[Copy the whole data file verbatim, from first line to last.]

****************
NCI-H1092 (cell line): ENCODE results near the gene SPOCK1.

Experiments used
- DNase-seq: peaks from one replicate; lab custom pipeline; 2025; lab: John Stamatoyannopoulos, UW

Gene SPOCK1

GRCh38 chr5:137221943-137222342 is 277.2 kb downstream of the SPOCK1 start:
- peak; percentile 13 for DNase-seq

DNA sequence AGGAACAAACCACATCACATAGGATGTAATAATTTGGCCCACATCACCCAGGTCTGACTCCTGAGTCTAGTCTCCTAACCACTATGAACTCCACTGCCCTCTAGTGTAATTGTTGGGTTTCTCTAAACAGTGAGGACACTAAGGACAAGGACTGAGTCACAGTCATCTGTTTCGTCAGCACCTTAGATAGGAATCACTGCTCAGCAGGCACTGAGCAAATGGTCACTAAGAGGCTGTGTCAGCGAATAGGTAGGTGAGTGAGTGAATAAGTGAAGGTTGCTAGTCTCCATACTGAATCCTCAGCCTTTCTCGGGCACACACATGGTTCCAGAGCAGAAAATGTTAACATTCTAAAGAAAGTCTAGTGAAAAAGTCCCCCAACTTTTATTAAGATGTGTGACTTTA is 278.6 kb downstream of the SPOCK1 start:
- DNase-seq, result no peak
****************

NCI-H1092 (cell line): ENCODE results near the gene SPOCK1.

Experiments used
- DNase-seq: peaks from one replicate; lab custom pipeline; 2025; lab: John Stamatoyannopoulos, UW

Gene SPOCK1

GRCh38 chr5:137221943-137222342 is 277.2 kb downstream of the SPOCK1 start:
- peak; percentile 13 for DNase-seq

DNA sequence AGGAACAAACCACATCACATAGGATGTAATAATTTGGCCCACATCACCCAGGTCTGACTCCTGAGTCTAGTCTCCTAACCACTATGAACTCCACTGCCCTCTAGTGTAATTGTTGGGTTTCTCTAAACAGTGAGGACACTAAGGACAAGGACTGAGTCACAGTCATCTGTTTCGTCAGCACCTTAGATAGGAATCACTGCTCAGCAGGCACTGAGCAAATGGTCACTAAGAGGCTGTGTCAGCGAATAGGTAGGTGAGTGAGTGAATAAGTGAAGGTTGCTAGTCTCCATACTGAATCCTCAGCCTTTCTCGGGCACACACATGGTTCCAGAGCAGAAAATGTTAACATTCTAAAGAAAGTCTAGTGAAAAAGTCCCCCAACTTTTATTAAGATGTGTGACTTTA is 278.6 kb downstream of the SPOCK1 start:
- DNase-seq, result no peak